Was incorporated in 1849 and organized in 1853, its object being to take in, care for, and provide homes for poor orphan children, and recently an additional feature has been added to its objects, namely: to care for the children of deceased Union soldiers. Both the Chicago Orphan Asylum and the Catholic Orphan Asylum, opened their doors in the aftermath of a cholera epidemic.
This Institution has a large four-story brick building for the accommodation of its inmates. Its capacity is sufficient for between four and five hundred children. The Asylum is located on Michigan Avenue, between Twenty-second and Twenty-third streets, on a lot two hundred by three hundred feet in extent, tastefully ornamented with trees, shrubbery, &c., and having a children’s playground.
The Asylum is ably sustained by the contributions and yearly subscriptions of the benevolent and charitable people of Chicago, through whose noble liberality it was established, and thus far successfully maintained.
The amount of good that has been accomplished by this institution to unfortunate, friendless, and homeless children, cannot be estimated. Hundreds of little ones have been rescued from wretchedness, kindly cared for, and when arriving at a proper age, provided with good homes. Every sentiment of humanity appeals to the public to fester and amply support an institution that is so beneficent in its purpose.
Visitors are admitted from 10 A. M. to 5 P. M.
Michigan Avenue, between Twenty-second (South) and Twenty-third (Palo Alto) streets
Newspapers carried the following notice on August 13, 1849:
ORPHAN ASYLUM. At a meeting of the trustees of this institution, held on Saturday last, 23 ladies were appointed Directresses. They are requested to assemble this afternoon at 3 o’clock in the First Presbyterian Church.
The following officers and committees were appointed:
Mrs. John H. Kinzie ••••••••••••• First Directress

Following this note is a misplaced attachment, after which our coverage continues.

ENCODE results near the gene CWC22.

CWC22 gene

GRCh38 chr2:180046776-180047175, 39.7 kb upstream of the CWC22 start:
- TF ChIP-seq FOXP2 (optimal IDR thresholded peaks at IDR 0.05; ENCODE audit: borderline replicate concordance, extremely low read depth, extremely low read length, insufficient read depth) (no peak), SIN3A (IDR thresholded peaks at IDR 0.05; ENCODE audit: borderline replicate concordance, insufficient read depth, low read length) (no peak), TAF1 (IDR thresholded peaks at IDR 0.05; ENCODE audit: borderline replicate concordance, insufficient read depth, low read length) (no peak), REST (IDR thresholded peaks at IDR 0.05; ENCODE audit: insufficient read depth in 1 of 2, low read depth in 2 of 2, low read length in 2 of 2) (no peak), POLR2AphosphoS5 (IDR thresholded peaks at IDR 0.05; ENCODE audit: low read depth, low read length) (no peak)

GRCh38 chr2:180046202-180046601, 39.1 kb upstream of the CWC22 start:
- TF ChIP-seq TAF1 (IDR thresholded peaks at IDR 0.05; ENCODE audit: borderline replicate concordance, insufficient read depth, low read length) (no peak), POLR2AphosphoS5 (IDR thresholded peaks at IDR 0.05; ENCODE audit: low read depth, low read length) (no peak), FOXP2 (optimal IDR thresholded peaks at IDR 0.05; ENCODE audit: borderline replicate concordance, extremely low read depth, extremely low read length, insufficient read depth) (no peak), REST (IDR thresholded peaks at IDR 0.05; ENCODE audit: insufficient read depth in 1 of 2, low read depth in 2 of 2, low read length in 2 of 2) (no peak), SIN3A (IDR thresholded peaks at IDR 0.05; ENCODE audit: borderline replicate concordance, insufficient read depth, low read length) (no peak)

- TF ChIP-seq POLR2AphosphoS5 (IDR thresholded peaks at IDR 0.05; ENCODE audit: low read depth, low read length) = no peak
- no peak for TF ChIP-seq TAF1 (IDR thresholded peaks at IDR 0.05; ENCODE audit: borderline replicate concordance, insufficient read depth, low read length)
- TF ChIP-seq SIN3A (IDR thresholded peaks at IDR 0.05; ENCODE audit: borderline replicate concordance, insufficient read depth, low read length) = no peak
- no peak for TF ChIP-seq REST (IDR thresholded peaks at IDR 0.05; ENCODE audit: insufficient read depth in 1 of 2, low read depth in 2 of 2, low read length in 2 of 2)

Mrs. Dr. Pitney ••••••••••••••••••• Second Directress
Miss Julie Rossiter ••••••••••••••• Secretary
Committee on Health •••••••• Mrs. Boone, Mrs. Porter
Committee on Diet and Provisions ••••••••••••• Mrs. Hamilton, Mrs. Dryer
Committee on Instruction Moral, Religious and Literary •••••••Mrs. C. Walker, Mrs. H. Norton
Committee on the Wardrobe,Bedding, and General Order and Cleanliness of Asylum •• Mrs. Beecher, Mrs. McVicker
The directresses had their second meeting on Tuesday, August 21, when Miss Hanson was chosen governess. At the next meeting, on September 3, it was decided to hold sewing circles every Tuesday in September “to make up needed bedding and clothing.”
In the meantime the trustees had rented a house on Michigan Avenue between Lake and Water streets. It was a small frame building, fronting east on a grass-grown street, with Lake Michigan just beyond. No location during the cholera epidemic could have been healthier than this sandy, well-drained site.
All the furniture had been donated piece by piece and the result was barely comfortable; the floors were bare and there were no heating stoves to drive out the chilly dampness. But Miss Hanson and the first three children moved in on September 11.
It was a quiet homecoming. Mrs. Follansbee and Mrs. Beecher welcomed the governess and children in the name of the directresses. They assisted Miss Hanson in the work of settling the house, remained through the early evening and helped put the children to bed.